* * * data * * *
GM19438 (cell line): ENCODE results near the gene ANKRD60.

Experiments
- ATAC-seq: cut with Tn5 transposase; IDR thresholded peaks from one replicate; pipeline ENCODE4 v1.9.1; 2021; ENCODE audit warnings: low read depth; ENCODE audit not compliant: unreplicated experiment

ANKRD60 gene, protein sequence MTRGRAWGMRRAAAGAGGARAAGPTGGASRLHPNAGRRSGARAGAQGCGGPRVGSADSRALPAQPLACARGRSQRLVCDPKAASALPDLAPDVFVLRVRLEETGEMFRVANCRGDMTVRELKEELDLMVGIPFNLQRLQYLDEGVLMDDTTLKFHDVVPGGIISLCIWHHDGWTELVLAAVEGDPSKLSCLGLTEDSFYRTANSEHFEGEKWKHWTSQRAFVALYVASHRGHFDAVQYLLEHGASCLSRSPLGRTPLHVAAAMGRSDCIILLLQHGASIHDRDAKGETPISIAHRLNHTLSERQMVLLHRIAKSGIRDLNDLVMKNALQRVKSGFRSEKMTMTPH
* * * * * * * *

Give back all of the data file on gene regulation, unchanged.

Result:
GM19438 (cell line): ENCODE results near the gene ANKRD60.

Experiments
- ATAC-seq: cut with Tn5 transposase; IDR thresholded peaks from one replicate; pipeline ENCODE4 v1.9.1; 2021; ENCODE audit warnings: low read depth; ENCODE audit not compliant: unreplicated experiment

ANKRD60 gene, protein sequence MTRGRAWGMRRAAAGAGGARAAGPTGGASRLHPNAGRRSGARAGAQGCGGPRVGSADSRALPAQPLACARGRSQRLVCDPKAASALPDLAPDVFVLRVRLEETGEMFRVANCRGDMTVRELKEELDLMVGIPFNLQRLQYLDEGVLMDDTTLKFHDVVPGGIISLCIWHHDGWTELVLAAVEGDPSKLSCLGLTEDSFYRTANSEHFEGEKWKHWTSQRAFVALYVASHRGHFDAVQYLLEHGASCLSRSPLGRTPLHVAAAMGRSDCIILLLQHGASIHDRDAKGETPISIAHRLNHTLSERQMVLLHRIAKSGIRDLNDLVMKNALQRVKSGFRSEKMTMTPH